How much do you pay for yours?

Published:  07 September, 2016

UK Home Office publishes fire and rescue procurement data to encourage collaborative projects, reports Ann-Marie Knegt.

The results of the procurement survey issued to 45 Fire and Rescue Services is one of the first steps by the Home Office to reform the sector and make it more transparent and more accountable to the public. It is part of wider UK Government reform announced in May 2016 focussing on diversity, efficiency and transparency.

It is expected that Fire Authorities will use the data to compare with others how much they spend on essential items, thereby ensuring that they are achieving the best possible value.

The survey, which ran 1-23 June, required Fire and Rescue Services to provide details regarding 25 commonly procured items of PPE and equipment including helmets, fire tunics, trousers, BA sets, cylinders and fire appliances. The information required covered cost, quantity, date purchased, supplier, and whether the purchase had been made jointly or as part of a collaborative framework.

Some authorities use a shared service agreement for the procurement and management of their PPE. The survey found that Gloucestershire paid most per firefighter per annum for this service at US$666 (£507.85), while Bedfordshire paid the least at US$570 (£434.85). The items of personal protective equipment included in these fully managed services varied depending on the terms of the agreement, as did the level of service – for example, maintenance, replacement and laundering of items.

The survey revealed that the average price of a fire helmet in the UK is US$212 (£162). However, in Oxfordshire firefighters pay the most at a cost of US$331 (£252.53), while in Cumbria they pay the least by procuring helmets at US$177 (£135).

On average authorities spend around US$554 (£422.56) for a fire jacket and trousers. The Fire and Rescue Services that pay the most for their kit are Cambridgeshire at US$759, (£579.41) and Greater Manchester at US$721 (£549.95), while firefighters in Wiltshire don fire garments that cost only US$426 (£325).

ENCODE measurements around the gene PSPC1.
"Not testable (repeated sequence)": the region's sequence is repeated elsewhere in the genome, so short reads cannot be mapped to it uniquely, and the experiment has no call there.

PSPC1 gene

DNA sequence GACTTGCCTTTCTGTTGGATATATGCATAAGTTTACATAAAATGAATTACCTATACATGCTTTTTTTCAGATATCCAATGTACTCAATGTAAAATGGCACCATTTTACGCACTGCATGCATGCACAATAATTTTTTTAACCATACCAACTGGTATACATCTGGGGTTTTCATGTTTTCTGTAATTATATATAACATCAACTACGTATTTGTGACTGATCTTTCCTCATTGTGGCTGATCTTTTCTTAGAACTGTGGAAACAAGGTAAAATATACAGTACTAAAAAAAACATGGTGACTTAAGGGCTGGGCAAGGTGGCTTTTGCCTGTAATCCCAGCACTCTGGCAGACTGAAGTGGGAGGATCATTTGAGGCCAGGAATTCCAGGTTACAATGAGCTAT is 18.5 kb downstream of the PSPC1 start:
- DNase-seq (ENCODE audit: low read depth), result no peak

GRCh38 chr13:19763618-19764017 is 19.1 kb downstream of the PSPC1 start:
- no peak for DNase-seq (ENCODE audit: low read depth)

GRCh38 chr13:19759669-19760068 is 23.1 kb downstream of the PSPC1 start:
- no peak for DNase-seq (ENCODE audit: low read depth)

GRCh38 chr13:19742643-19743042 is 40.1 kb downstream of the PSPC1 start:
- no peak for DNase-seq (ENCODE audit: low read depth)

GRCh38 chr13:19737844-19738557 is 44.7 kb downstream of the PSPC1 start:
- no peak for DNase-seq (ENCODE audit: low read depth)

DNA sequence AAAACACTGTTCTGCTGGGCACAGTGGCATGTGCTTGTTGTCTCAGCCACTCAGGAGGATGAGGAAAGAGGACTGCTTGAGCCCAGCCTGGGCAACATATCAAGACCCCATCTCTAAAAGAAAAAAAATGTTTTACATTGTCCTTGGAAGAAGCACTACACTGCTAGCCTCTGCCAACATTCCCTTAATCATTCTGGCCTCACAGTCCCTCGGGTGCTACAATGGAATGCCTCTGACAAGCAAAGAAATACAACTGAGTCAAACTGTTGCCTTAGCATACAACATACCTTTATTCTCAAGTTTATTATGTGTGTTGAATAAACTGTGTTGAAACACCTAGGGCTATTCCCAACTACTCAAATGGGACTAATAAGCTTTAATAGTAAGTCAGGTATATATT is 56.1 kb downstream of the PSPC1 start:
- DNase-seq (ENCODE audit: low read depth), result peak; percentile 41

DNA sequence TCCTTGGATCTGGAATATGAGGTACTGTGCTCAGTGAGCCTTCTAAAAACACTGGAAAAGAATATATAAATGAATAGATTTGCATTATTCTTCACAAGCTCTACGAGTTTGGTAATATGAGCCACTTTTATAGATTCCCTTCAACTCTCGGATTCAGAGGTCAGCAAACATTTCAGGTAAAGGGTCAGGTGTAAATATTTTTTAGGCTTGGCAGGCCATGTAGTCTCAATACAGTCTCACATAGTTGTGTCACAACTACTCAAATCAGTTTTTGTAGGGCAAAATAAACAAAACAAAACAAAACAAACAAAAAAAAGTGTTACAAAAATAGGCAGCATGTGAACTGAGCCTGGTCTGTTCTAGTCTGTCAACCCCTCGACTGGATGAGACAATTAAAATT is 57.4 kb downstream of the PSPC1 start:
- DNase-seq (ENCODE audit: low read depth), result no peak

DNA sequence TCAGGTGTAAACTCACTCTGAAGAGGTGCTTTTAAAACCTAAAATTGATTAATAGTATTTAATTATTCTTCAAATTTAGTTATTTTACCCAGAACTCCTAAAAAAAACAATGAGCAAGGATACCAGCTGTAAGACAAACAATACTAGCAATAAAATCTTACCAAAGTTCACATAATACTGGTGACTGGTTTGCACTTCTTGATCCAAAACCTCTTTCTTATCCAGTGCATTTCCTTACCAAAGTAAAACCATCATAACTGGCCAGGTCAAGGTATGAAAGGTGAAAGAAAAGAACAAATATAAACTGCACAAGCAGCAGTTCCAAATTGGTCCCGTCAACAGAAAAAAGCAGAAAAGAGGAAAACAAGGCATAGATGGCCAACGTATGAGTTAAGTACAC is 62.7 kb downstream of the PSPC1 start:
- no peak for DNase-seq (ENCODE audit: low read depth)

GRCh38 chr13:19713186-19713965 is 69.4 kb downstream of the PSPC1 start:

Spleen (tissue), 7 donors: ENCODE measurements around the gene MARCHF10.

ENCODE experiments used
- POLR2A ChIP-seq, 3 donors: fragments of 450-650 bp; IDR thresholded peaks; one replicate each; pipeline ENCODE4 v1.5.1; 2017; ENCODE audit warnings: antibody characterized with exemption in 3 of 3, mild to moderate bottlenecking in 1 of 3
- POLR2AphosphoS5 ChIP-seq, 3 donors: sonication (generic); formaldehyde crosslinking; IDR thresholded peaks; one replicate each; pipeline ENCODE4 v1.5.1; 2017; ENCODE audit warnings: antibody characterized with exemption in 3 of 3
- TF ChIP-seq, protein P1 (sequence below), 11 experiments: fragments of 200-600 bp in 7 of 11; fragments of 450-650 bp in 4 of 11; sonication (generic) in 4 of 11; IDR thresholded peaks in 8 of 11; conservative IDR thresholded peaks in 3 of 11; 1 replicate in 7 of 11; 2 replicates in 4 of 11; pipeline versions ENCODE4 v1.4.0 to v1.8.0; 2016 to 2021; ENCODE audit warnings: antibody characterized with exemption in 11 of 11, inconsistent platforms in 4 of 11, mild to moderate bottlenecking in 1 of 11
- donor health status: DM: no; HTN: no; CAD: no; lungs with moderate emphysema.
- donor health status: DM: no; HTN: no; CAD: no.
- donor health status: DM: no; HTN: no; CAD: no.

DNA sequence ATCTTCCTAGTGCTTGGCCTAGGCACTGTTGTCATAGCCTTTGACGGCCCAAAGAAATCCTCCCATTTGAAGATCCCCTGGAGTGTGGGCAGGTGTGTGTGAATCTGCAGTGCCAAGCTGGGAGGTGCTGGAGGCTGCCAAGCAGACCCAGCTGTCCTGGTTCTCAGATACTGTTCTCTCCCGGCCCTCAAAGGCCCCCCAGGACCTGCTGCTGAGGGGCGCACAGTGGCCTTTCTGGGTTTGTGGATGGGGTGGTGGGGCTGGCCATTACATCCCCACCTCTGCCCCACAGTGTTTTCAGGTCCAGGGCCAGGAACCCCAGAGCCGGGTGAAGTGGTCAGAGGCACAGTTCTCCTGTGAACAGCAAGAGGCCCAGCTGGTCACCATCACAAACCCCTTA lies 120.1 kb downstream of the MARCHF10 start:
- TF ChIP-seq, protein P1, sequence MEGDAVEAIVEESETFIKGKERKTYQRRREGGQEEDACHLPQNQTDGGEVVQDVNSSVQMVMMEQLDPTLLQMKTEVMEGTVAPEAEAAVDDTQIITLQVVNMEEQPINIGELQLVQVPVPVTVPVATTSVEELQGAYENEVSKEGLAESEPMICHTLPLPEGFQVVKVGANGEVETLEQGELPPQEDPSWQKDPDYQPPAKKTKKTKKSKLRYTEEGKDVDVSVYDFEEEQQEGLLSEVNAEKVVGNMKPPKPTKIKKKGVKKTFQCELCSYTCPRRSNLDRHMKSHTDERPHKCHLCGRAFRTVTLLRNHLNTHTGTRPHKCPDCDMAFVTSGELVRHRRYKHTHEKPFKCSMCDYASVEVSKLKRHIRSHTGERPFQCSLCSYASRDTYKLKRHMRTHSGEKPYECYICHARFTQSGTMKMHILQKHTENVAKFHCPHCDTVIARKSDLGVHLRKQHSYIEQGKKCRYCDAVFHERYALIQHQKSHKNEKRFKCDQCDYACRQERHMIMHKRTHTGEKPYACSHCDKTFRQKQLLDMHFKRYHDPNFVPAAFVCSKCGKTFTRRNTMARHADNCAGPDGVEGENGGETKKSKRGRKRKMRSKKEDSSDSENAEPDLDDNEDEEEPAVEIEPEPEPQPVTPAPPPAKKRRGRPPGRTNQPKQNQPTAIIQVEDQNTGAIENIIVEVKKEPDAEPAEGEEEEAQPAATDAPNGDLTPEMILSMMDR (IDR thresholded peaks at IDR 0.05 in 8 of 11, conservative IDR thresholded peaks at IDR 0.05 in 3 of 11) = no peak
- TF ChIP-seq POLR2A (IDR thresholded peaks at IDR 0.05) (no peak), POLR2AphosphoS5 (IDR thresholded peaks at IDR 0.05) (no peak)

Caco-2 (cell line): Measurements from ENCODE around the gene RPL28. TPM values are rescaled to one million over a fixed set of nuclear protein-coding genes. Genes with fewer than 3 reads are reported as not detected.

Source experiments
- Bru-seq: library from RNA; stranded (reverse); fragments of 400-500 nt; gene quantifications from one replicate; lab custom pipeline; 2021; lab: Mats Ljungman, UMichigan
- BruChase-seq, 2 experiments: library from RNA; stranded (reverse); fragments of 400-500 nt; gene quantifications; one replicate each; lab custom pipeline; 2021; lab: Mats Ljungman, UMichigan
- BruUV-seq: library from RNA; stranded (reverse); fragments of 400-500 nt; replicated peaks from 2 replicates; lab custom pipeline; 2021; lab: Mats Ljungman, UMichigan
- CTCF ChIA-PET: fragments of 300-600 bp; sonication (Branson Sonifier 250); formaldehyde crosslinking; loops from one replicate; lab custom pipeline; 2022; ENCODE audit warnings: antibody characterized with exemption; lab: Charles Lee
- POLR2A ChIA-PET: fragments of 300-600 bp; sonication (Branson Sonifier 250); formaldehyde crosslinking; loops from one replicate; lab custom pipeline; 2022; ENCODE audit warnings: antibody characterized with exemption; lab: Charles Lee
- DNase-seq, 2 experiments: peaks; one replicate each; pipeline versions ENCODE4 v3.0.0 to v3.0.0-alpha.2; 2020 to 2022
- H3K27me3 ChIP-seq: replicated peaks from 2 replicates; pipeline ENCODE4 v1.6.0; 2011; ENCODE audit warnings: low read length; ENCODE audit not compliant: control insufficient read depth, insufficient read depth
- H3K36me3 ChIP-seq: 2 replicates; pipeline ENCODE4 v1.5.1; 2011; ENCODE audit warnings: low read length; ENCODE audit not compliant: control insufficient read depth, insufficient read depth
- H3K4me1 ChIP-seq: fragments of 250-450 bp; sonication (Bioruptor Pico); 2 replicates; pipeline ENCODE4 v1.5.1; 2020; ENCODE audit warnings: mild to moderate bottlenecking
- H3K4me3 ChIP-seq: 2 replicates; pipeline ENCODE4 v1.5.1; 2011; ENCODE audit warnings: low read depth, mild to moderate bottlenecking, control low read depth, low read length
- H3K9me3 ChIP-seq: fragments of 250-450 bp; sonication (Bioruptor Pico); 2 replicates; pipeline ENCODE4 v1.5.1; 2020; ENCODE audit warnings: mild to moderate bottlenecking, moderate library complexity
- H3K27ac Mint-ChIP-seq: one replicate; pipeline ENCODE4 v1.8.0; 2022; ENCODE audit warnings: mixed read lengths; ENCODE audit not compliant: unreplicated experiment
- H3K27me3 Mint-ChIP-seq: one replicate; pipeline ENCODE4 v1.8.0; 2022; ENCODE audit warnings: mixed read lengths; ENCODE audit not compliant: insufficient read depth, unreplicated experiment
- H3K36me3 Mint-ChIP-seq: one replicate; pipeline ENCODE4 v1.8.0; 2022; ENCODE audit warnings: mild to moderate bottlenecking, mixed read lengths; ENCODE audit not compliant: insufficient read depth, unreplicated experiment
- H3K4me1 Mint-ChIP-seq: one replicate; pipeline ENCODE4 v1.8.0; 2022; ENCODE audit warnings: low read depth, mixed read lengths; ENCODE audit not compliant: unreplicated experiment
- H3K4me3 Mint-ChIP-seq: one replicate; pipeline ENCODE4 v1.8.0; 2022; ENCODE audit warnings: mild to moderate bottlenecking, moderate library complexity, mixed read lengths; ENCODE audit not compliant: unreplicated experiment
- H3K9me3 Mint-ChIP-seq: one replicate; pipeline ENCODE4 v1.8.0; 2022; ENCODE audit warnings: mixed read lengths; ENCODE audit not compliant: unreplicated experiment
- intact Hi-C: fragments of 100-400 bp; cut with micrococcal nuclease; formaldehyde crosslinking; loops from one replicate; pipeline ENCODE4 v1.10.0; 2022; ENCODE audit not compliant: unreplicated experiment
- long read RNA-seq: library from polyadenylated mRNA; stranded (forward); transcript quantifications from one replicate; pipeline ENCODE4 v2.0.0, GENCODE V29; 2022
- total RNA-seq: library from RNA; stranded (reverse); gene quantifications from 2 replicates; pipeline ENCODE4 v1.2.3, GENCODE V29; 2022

Most FRS pay around US$973 (£741.79) for a BA set, excluding cylinder, but the survey revealed that Cornwall pays US$1,907 (£1,504.19), with West Yorkshire close behind at US$1,786 (£1,361.54). Lincolnshire, however, has managed to procure BA sets for less than a third of Cornwall’s budget at just US$547 (£417) per set.

For some types of equipment, such as medium-sized pumping appliances, there is a significant difference between authorities. This, states the Home Office, is because the operational requirements of each fire and rescue authority impact upon equipment choice and therefore cost, as each FRS must determine which class of rescue pumping appliance is appropriate for them.

On average, a UK fire service pays around US$241,431 (£184,000) for a medium-sized rescue pumping appliance – this is without taking into account cost variations between the different types of chassis and bodywork available. London Fire Brigade, for instance, bought 53 units at a price of US$301,579 (£229,857) per appliance while the FRS in Merseyside bought two units for just US$126,563 (£96,470) each. Staffordshire FRS pays the most, with the brigade purchasing four units at US$364,533 (£277,845).

Brandon Lewis, Minister for Policing and Fire Services, said that authorities should collaborate more to drive down prices of their essential equipment. “It makes no sense for fire and rescue authorities to buy separately when there are both financial and operational benefits to buying together. While some fire and rescue authorities are already collaborating on procurement and reaping the benefits, there is still a lot more to be done,” he commented.

The push for authorities to work together is already being felt around the country. Devon & Somerset FRA, Kent FRA, and Essex FRA were awarded US$485,000 (£370,000) in May 2015 to jointly establish a national procurement collaboration hub for the sector.


The data can be downloaded via the following link:

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